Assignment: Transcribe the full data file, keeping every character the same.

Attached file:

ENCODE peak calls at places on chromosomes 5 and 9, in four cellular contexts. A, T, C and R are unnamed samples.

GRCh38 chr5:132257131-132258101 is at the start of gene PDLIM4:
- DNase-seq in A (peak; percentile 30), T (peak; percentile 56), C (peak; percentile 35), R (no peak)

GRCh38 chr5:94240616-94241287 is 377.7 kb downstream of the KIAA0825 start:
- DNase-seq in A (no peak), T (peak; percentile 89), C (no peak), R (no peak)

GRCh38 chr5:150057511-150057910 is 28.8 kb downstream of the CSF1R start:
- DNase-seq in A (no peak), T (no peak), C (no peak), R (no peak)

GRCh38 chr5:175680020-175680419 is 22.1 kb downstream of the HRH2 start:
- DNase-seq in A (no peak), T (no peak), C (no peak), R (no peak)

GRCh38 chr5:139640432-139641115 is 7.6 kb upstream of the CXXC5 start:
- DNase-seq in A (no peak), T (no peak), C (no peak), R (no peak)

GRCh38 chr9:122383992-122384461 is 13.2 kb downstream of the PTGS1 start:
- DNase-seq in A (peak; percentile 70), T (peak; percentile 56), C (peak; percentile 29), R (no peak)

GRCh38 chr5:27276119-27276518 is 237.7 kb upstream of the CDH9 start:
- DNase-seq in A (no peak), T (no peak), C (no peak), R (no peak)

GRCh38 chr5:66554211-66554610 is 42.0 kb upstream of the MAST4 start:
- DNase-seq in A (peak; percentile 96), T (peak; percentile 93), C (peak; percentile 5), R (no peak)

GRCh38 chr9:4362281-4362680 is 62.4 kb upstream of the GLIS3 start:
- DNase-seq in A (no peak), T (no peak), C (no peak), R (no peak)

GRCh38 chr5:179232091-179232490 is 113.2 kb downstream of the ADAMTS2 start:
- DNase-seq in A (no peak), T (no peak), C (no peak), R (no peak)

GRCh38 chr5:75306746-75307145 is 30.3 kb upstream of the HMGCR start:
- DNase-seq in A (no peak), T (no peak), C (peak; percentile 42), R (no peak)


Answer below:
ENCODE peak calls at places on chromosomes 5 and 9, in four cellular contexts. A, T, C and R are unnamed samples.

GRCh38 chr5:132257131-132258101 is at the start of gene PDLIM4:
- DNase-seq in A (peak; percentile 30), T (peak; percentile 56), C (peak; percentile 35), R (no peak)

GRCh38 chr5:94240616-94241287 is 377.7 kb downstream of the KIAA0825 start:
- DNase-seq in A (no peak), T (peak; percentile 89), C (no peak), R (no peak)

GRCh38 chr5:150057511-150057910 is 28.8 kb downstream of the CSF1R start:
- DNase-seq in A (no peak), T (no peak), C (no peak), R (no peak)

GRCh38 chr5:175680020-175680419 is 22.1 kb downstream of the HRH2 start:
- DNase-seq in A (no peak), T (no peak), C (no peak), R (no peak)

GRCh38 chr5:139640432-139641115 is 7.6 kb upstream of the CXXC5 start:
- DNase-seq in A (no peak), T (no peak), C (no peak), R (no peak)

GRCh38 chr9:122383992-122384461 is 13.2 kb downstream of the PTGS1 start:
- DNase-seq in A (peak; percentile 70), T (peak; percentile 56), C (peak; percentile 29), R (no peak)

GRCh38 chr5:27276119-27276518 is 237.7 kb upstream of the CDH9 start:
- DNase-seq in A (no peak), T (no peak), C (no peak), R (no peak)

GRCh38 chr5:66554211-66554610 is 42.0 kb upstream of the MAST4 start:
- DNase-seq in A (peak; percentile 96), T (peak; percentile 93), C (peak; percentile 5), R (no peak)

GRCh38 chr9:4362281-4362680 is 62.4 kb upstream of the GLIS3 start:
- DNase-seq in A (no peak), T (no peak), C (no peak), R (no peak)

GRCh38 chr5:179232091-179232490 is 113.2 kb downstream of the ADAMTS2 start:
- DNase-seq in A (no peak), T (no peak), C (no peak), R (no peak)

GRCh38 chr5:75306746-75307145 is 30.3 kb upstream of the HMGCR start:
- DNase-seq in A (no peak), T (no peak), C (peak; percentile 42), R (no peak)